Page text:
Some of those teams are in better shape than others. While the Warriors ($159.9MM) and Nets ($110.4MM) project to have nine-figure tax bills, the Raptors are barely into tax territory and should be able to sneak below the line, perhaps by waiving one of their two players who have partially guaranteed deals.
Besides Golden State and Brooklyn, the Clippers, Lakers, Bucks, and Jazz all have projected tax bills exceeding $33MM, according to Marks. The Sixers, Celtics, Blazers, and Raptors would owe less than $8MM each based on the current numbers.
Of course, these numbers can and will change over the course of the season as teams make roster moves, since tax bills are determined by the team’s year-end salary. For now though, the 20 non-taxpayers project to receive year-end payments of $12.7MM, Marks notes.
Here are a few more cap- and contract-related notes from around the NBA:
- Grayson Allen‘s two-year extension with the Bucks features a base value of $17MM ($8.5MM per year) in guaranteed money, plus incentives, tweets Michael Scotto of HoopsHype. The exact value of the incentives is $1.275MM annually, Hoops Rumors has learned. Currently, those are a mix of likely and unlikely bonuses, but since the deal doesn’t begin until 2022/23, those likely/unlikely designations will ultimately be based on what happens this coming season.
- Wendell Carter Jr.‘s four-year extension with the Magic has a descending structure, Scotto tweets. It starts at $14.15MM in year one and dips to $10.85MM by year four. The deal is fully guaranteed, with no options.
- In addition to having a team option on its fourth year, Landry Shamet‘s extension with the Suns has a non-guaranteed salary in year three, Hoops Rumors has learned. The last two years both have June 29 trigger dates, in 2024 and 2025. Only $19.75MM of Shamet’s $42.5MM deal is fully guaranteed for now.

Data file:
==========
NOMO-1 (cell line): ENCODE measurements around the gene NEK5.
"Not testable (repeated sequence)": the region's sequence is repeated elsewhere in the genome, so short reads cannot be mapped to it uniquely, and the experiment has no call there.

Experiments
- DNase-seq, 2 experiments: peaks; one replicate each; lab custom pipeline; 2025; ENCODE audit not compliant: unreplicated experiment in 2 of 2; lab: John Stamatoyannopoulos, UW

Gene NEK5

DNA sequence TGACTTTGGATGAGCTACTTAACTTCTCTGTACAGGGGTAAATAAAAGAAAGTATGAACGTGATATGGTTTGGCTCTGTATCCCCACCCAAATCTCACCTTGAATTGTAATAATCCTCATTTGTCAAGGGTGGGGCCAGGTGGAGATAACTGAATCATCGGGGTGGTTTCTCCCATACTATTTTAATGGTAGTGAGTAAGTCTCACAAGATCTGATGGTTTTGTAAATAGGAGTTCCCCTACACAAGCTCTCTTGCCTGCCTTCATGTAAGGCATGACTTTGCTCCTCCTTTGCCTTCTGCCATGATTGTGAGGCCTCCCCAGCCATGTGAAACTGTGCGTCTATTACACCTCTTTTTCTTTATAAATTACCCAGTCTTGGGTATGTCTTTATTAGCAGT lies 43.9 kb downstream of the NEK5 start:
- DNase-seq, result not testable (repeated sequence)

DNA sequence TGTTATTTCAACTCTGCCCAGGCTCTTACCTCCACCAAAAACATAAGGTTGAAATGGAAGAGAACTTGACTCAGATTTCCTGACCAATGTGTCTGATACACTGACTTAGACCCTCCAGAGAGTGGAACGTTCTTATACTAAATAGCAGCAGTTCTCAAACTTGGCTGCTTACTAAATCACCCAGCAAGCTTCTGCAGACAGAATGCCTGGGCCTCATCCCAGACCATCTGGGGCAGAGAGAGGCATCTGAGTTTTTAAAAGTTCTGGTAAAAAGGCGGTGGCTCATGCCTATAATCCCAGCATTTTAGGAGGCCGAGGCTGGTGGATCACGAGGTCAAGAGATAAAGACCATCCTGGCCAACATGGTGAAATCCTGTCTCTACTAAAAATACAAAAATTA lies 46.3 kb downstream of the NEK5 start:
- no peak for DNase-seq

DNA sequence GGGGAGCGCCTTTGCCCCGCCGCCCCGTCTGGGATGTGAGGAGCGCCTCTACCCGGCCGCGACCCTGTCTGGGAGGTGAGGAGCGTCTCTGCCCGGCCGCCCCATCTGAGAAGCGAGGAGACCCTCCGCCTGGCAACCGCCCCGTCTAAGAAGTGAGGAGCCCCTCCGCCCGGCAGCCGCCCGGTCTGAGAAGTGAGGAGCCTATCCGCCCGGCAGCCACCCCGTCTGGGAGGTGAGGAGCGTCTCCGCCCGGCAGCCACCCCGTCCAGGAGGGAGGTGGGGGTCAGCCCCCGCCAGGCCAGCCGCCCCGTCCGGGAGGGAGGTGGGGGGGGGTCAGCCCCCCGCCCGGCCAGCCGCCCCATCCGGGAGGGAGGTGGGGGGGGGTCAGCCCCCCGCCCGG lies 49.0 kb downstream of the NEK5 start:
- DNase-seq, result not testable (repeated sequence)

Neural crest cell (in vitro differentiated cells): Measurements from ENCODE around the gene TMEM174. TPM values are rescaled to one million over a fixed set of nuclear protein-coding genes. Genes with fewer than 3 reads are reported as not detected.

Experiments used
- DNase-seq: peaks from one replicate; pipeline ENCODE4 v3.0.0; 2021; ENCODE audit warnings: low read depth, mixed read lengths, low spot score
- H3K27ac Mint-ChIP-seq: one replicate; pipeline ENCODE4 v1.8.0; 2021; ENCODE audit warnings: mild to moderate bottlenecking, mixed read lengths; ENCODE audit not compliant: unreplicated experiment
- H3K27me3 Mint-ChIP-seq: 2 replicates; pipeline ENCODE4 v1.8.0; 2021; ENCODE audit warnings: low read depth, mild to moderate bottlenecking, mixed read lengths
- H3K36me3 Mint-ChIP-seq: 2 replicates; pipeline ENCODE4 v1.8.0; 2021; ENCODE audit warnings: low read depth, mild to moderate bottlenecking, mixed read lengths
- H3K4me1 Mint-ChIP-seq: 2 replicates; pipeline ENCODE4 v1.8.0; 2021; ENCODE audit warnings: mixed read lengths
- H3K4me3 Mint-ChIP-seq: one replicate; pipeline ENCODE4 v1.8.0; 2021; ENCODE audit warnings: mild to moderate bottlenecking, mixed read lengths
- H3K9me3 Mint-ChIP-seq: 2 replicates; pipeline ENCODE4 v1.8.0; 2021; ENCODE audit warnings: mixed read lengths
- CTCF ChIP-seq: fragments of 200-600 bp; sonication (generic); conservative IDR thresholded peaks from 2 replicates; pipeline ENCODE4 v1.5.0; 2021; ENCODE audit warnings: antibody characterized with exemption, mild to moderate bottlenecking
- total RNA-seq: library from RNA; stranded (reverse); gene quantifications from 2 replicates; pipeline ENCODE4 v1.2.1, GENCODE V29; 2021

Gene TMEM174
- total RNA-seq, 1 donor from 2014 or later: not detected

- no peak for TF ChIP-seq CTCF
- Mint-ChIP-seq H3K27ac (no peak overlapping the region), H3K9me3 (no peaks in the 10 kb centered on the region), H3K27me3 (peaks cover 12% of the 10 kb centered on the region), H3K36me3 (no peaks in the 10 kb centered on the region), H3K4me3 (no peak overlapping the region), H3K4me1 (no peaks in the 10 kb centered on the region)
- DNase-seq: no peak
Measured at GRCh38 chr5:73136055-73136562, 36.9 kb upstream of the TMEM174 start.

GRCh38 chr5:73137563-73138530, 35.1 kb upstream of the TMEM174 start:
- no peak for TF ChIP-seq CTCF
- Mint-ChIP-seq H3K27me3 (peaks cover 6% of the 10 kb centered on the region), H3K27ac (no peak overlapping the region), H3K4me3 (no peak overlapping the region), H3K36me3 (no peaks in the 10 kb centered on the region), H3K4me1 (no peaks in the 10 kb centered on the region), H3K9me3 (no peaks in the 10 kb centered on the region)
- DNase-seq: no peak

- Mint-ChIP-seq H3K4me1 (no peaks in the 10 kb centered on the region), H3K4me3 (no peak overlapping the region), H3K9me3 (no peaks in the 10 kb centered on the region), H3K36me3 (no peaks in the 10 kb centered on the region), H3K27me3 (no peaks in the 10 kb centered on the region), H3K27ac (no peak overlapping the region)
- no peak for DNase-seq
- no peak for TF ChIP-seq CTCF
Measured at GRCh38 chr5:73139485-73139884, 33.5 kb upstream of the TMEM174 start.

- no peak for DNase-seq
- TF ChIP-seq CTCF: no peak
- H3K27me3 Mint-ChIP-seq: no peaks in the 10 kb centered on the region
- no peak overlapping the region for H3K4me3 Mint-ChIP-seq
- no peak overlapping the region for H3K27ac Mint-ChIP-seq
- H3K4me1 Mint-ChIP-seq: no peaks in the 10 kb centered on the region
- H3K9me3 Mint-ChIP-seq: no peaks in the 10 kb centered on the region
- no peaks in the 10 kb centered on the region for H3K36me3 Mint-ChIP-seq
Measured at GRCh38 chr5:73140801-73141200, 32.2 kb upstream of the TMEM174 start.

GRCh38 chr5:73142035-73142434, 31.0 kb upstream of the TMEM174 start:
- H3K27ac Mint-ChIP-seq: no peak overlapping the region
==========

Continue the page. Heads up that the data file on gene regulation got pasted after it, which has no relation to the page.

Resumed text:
- Daniel Gafford‘s three-year extension with the Wizards doesn’t include any options or incentives, tweets John Hollinger of The Athletic.
No rookie scale extension is expected for Anfernee Simons before today’s deadline, according to Jason Quick of The Athletic (Twitter link), who says the Trail Blazers want to see more from the fourth-year guard before committing to him beyond the 2021/22 season. The club believes Simons can be more consistent and productive under new head coach Chauncey Billups, Quick adds.
Simons hit 42.6% of his three-pointers last season for the Trail Blazers, but played a fairly modest role off the bench, with 7.8 PPG and 2.2 RPG in 64 games (17.3 MPG). He’ll be eligible for restricted free agency in 2022.
Here’s more from around the Northwest:
- Chris Hine of The Star Tribune takes an in-depth look at the philosophy new Timberwolves head of basketball operations Sachin Gupta is bringing to the role. Despite not having any assurances that he’ll keep the job long-term, Gupta insists he doesn’t feel pressure to impress ownership by making a major move. “I couldn’t ask for anything better,” he said. “I don’t view it as like, ‘Oh I’ve got this for a time. I’ve got to try and prove myself and I’ve got to make a splash quickly and try to save the job.'”